<p>Seems to me that if all you want is a clamp to hold something together long enough to let the glue set this should do just fine. I think I will make mine with T-nuts.</p>
<p>Cool, I've never heard of &quot;T-Nuts&quot;, So I googled it and saw a picture...</p><p>Are you just going to hammer them into the wood?</p>
<p>Yes. All you do is drill a hole that is just large enough to fit the shank of the nut and the spikes hold it in when you hammer it in. You have a built in washer to bare the load. They are way simpler to use.</p>
<p>Is the shank part the threaded part? I've never heard of that word</p><p>Hammer what?</p>
<p>Yes. If you look at the picture of a T-nut you will see a flat disk with spikes on the end of a threaded tube. That threaded tube is what I called a &quot;shank&quot;. I may have used the wrong word for that tube. You drill a hole that is just big enough for that tube to just fit. The flat part is just like a head of a nail. You can hammer it down or take a screw and screw it down from the other side of the wood and pull it down into place.</p>
<p>I had a pretty long reply, But I decided to shorten it a bit...</p><p>The only two question I have is &quot;How do you know? Did you make it?&quot; <em>No...</em></p><p>The wood I used is extremely strong (I repeat: EXTREMELY!), And I tightened it incredibly strong with the screws, Thus making it almost impossible to break.</p><p>I obviously won't be using it to tighten things with a ton of force, For that I have a 4&quot; steel C-Clamp. <strong>Even if it breaks in a couple years, I enjoyed making it, And learnt a lot in the process :)</strong></p>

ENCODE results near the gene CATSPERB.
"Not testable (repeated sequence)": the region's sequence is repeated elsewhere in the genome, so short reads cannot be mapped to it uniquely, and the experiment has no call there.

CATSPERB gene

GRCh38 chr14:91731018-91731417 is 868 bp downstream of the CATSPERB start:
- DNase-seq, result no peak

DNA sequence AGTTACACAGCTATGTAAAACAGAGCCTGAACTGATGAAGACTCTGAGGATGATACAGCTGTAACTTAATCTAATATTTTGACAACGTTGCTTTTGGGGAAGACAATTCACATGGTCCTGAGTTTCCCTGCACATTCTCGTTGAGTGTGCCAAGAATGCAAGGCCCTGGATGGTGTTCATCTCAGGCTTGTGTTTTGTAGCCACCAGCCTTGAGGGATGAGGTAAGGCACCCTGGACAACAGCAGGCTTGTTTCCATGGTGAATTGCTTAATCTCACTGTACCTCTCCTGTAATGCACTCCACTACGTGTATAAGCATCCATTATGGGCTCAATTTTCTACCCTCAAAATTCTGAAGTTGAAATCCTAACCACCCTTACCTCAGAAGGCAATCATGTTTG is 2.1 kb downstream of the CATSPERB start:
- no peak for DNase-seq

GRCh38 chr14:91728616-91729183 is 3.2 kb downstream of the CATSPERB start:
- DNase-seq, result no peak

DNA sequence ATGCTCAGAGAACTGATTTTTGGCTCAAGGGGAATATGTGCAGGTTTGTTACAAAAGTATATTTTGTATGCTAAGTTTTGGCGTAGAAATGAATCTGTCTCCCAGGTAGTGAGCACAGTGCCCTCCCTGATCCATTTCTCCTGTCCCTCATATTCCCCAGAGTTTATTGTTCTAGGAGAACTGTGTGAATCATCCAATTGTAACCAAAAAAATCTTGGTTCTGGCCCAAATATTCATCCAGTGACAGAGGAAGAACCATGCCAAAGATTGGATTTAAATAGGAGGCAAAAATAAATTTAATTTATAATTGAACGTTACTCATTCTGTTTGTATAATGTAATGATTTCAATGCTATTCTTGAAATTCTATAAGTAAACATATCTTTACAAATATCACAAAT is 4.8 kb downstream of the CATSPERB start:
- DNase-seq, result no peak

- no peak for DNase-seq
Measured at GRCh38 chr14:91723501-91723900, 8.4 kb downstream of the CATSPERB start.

<p>Well done <a href="/member/yonatan24" rel="nofollow">yonatan24</a>. </p><p>I'm sure you enjoyed trying different ones trying to improve it </p><p>Keep it up Chee</p>
<p>Thanks!</p><p>Two days ago I tried to make my third one, But I cut the wood to the wrong length. I've now run out of wood...</p><p>FAIL!</p>
<p>I have built many such clamps over the years whenever I needed an unusual size or shape clamp. I've discovered you don't need nuts or T-nuts at all! Drill and thread the wood itself. </p>
<p>Awesome!</p><p>Does the wood still hold the nut when under pressure (While clamping)?</p>
You should consider using tee nuts so you can tighten it more without it snapping like a twig or ripping away the threads
<p><a href="https://www.instructables.com/member/joen" style="">joen</a> Mentioned it before, But I don't have any T-Nuts :(</p><p>I still like it this way, It is really strong</p>
that's cool. take your clamp to strength of materials lab do some test. and clear super thunderbolts doubt.<br>
<p>Sorry, I didn't understand what you meant :(</p>

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Bio: 14 year old, sick with a deadly disease called DIY-itis!